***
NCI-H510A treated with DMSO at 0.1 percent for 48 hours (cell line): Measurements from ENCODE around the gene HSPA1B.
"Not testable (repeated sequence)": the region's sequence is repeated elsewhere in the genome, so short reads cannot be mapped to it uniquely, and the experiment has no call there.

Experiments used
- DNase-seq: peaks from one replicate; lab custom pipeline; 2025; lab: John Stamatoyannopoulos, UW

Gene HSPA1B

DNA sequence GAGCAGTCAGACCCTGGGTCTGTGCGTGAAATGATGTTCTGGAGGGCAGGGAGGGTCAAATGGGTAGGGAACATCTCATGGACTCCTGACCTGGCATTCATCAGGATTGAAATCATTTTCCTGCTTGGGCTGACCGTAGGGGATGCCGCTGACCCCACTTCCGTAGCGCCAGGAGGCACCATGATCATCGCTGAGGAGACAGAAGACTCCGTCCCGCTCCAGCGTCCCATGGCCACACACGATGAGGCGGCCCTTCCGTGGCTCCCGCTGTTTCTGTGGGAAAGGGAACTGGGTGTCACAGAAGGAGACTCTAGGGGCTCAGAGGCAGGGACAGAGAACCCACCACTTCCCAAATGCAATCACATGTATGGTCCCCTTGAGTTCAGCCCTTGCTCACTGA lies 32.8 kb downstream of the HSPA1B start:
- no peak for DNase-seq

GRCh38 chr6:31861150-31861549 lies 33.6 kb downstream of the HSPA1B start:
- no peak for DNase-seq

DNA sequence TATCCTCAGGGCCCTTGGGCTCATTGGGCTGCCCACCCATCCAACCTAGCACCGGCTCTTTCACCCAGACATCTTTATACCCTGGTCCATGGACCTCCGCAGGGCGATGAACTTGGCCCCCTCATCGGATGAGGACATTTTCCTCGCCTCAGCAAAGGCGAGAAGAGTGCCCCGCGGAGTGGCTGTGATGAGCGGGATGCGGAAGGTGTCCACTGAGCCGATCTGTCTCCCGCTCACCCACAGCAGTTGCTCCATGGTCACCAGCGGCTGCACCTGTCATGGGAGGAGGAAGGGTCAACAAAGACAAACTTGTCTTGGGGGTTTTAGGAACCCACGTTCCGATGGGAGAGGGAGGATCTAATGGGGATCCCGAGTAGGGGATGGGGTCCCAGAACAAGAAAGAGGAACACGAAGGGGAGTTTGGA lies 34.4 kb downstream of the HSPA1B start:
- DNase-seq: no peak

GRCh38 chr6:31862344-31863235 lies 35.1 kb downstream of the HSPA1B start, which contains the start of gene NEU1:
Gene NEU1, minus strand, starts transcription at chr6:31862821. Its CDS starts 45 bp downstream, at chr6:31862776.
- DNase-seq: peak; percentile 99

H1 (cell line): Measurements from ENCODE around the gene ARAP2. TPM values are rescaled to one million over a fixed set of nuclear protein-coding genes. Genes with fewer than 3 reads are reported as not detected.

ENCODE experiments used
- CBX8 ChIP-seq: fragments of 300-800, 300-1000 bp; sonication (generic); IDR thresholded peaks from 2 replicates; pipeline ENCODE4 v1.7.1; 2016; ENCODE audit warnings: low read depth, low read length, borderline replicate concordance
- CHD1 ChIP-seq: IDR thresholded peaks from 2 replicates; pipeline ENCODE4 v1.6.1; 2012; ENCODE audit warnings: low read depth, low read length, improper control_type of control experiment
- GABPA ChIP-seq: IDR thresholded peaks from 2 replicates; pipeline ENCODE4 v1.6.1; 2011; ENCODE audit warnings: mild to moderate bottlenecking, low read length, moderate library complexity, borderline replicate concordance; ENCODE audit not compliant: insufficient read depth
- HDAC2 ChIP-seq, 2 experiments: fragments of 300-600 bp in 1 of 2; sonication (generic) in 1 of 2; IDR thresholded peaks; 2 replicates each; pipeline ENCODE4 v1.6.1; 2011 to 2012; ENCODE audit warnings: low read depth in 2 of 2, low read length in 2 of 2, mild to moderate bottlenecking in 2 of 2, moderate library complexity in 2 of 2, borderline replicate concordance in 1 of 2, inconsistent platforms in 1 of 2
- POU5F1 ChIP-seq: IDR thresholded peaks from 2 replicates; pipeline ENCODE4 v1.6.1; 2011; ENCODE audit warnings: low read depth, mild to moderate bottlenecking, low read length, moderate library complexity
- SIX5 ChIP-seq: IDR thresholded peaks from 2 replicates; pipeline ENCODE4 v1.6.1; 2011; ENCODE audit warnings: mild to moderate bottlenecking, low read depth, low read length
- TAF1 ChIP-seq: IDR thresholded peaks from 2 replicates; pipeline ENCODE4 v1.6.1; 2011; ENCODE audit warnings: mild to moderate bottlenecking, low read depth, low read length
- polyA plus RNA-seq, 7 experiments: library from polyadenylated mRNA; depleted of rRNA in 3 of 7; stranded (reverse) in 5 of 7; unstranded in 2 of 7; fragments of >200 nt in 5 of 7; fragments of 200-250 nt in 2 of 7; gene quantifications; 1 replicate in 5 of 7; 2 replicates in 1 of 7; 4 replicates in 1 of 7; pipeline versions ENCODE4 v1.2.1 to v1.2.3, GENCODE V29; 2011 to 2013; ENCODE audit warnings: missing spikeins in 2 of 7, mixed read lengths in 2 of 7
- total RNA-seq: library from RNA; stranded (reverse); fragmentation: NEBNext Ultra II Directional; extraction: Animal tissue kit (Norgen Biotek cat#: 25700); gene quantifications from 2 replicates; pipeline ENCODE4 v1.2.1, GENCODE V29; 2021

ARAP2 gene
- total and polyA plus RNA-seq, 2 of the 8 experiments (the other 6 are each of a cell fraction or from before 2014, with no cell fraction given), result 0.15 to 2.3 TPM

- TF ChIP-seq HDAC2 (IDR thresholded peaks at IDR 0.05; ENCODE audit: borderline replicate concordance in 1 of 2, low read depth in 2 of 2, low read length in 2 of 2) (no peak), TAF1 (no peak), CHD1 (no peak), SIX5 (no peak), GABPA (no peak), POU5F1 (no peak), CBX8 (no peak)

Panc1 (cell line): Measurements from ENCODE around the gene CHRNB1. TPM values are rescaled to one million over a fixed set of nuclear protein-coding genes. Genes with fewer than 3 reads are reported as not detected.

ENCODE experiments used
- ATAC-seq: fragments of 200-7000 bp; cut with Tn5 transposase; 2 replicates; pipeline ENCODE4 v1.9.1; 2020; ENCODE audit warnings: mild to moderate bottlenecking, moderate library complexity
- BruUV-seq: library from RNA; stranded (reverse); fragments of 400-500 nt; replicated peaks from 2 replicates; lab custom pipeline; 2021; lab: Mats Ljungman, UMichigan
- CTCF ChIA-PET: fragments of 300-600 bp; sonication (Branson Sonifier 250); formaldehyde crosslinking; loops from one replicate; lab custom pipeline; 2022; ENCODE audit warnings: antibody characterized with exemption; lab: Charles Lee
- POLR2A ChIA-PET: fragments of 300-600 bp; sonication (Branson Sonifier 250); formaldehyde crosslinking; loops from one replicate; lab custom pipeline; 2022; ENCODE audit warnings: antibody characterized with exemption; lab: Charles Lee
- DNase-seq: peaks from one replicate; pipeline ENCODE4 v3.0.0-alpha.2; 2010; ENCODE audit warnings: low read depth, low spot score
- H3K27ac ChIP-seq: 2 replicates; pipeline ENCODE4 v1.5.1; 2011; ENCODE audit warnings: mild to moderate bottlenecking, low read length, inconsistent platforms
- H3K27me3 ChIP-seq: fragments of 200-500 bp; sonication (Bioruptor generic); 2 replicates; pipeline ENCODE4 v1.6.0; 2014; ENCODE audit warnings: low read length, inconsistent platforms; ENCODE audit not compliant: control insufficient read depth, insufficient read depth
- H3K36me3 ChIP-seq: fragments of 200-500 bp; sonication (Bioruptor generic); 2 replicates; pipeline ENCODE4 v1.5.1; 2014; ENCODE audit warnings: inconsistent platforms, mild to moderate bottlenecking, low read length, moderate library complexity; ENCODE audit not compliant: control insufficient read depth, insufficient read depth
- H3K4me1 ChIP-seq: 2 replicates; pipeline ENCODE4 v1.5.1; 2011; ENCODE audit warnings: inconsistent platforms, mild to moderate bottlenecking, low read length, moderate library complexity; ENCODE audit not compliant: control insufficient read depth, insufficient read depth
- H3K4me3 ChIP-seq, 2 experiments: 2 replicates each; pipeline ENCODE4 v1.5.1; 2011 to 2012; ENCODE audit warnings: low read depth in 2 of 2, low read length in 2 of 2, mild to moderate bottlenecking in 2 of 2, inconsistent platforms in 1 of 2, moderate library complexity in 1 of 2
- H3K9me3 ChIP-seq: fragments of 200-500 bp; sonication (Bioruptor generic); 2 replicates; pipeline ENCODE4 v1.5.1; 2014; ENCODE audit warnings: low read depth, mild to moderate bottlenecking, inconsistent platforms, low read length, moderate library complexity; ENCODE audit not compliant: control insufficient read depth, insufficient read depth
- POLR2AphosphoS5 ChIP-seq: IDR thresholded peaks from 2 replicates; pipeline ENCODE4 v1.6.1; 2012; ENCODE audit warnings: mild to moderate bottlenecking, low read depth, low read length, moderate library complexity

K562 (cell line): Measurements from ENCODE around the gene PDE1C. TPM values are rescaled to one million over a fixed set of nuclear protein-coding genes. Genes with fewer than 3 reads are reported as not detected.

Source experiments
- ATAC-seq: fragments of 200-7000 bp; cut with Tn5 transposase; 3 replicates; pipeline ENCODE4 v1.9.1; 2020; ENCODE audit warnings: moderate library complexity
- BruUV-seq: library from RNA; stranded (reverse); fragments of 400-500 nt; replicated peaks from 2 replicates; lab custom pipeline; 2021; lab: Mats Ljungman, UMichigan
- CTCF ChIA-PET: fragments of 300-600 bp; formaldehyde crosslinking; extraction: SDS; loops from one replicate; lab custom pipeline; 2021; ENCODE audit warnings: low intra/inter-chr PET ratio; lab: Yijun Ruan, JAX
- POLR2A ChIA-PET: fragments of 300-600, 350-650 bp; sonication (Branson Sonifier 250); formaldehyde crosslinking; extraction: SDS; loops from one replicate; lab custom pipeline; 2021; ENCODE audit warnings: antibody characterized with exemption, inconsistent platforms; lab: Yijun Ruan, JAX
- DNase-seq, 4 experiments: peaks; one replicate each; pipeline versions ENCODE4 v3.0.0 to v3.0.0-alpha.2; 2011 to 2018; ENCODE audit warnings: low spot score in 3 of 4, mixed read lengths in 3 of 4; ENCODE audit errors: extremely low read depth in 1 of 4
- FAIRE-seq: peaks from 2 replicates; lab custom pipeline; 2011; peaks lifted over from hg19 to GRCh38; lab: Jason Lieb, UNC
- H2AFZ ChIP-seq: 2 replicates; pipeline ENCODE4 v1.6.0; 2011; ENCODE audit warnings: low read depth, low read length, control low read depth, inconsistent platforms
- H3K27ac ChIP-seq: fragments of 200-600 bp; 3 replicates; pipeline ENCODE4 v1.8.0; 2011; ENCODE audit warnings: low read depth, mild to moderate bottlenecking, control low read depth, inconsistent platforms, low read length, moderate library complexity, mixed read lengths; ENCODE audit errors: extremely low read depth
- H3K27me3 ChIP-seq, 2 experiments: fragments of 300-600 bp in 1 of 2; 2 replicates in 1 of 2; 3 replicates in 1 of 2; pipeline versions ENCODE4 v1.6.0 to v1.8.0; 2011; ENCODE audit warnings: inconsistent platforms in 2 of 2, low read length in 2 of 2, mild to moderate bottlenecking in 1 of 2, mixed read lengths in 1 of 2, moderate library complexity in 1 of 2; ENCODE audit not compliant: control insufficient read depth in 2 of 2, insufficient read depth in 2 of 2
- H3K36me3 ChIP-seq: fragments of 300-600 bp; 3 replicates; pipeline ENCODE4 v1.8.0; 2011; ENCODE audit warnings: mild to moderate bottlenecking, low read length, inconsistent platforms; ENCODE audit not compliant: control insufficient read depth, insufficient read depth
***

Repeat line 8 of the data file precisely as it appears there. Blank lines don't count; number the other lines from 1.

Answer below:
GRCh38 chr6:31861150-31861549 lies 33.6 kb downstream of the HSPA1B start: